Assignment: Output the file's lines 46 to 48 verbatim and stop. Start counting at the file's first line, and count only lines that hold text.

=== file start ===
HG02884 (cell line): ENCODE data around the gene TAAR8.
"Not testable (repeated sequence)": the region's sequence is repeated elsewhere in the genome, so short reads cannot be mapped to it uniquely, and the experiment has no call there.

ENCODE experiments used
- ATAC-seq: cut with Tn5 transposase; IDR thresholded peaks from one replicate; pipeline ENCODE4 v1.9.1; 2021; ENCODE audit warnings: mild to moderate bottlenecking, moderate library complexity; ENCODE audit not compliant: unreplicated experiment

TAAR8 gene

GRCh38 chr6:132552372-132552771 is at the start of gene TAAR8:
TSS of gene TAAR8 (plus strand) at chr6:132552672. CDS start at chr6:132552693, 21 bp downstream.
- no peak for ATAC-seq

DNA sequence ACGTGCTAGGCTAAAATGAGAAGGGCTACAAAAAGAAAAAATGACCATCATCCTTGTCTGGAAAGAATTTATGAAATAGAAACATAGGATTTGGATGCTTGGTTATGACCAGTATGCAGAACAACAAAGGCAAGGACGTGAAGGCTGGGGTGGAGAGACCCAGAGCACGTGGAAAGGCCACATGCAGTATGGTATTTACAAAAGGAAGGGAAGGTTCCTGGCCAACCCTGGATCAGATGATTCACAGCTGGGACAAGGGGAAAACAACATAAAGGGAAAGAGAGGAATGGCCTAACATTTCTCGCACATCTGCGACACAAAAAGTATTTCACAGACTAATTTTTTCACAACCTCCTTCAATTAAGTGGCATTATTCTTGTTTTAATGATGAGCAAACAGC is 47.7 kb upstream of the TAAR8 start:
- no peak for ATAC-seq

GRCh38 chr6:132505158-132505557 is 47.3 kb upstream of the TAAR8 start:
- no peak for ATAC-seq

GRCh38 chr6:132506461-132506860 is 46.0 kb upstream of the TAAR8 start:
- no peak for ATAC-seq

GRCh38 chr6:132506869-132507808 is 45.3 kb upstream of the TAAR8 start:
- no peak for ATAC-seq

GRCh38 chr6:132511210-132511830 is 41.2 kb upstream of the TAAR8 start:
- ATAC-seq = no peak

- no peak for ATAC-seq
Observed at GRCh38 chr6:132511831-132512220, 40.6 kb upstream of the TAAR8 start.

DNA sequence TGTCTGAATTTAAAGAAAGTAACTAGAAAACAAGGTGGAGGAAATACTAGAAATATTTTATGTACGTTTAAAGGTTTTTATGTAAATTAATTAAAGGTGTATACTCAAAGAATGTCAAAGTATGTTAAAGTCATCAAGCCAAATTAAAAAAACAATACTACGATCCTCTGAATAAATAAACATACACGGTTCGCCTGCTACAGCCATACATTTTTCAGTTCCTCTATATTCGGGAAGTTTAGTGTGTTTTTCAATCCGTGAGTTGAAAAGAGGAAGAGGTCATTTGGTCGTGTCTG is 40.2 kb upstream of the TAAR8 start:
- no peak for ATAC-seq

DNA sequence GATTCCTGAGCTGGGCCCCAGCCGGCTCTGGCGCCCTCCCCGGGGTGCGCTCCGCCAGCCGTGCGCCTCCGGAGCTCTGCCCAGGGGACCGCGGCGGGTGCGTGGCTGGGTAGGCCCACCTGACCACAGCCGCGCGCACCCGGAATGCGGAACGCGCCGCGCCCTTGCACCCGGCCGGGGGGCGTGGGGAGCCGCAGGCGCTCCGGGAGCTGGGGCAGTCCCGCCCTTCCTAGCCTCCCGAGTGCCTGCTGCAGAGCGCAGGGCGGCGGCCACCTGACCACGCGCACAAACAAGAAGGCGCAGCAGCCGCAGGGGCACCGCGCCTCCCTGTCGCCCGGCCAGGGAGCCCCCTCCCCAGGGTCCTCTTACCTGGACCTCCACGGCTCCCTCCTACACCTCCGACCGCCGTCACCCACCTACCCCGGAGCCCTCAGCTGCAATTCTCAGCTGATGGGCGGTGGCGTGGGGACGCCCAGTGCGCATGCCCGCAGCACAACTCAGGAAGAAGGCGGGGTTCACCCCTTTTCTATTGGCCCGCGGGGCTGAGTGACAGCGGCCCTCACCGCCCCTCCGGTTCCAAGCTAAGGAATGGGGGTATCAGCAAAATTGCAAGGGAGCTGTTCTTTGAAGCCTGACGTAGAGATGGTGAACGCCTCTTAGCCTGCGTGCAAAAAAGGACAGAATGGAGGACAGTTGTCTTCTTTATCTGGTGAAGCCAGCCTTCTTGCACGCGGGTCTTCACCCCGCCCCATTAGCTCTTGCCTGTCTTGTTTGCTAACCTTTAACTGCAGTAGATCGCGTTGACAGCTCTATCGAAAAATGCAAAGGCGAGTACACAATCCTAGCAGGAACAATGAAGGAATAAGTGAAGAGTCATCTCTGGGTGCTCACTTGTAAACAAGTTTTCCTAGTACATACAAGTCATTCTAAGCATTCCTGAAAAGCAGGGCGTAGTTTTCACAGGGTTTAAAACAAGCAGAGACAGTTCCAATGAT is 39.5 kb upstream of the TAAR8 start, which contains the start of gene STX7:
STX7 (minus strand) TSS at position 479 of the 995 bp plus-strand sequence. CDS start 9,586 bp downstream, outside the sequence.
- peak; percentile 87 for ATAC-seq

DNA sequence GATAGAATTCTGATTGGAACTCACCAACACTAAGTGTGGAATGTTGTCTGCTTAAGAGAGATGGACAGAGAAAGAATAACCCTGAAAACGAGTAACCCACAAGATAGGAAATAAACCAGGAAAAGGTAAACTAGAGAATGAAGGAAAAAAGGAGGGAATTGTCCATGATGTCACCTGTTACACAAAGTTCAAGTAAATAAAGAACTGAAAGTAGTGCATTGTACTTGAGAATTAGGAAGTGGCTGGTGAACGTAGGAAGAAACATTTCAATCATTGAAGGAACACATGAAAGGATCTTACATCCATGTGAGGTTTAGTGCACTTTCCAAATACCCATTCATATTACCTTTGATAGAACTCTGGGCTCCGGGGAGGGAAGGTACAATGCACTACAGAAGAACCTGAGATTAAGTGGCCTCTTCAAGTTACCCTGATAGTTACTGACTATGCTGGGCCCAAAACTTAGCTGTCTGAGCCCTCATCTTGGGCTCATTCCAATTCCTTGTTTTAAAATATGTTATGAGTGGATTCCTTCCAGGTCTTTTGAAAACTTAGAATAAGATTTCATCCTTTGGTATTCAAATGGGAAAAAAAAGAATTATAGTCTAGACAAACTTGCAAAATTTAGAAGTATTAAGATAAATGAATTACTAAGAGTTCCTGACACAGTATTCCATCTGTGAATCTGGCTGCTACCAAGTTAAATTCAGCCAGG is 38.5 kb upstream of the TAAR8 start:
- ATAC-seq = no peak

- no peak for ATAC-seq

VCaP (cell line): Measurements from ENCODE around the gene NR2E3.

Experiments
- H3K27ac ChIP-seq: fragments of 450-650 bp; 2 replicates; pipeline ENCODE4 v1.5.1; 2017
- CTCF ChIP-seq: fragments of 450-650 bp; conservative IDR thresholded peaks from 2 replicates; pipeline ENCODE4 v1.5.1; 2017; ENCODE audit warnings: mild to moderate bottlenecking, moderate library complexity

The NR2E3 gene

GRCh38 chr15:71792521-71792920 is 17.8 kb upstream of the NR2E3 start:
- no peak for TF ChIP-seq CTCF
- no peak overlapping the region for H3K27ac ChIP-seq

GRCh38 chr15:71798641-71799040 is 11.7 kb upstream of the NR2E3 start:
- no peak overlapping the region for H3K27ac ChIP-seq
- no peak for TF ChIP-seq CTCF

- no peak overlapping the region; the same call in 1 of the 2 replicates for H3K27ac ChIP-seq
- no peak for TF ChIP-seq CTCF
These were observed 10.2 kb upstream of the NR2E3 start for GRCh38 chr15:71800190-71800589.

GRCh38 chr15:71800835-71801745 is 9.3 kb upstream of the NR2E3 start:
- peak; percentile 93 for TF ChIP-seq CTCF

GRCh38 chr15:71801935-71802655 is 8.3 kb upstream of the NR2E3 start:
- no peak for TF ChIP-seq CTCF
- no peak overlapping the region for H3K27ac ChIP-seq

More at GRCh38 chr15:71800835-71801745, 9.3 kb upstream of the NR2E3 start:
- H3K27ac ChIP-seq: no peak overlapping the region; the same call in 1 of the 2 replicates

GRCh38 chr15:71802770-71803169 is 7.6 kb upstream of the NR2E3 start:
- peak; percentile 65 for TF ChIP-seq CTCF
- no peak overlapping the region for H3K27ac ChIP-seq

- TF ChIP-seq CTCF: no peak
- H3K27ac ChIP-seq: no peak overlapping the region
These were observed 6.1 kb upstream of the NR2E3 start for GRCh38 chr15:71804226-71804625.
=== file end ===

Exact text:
- no peak for TF ChIP-seq CTCF
- no peak overlapping the region for H3K27ac ChIP-seq

More at GRCh38 chr15:71800835-71801745, 9.3 kb upstream of the NR2E3 start: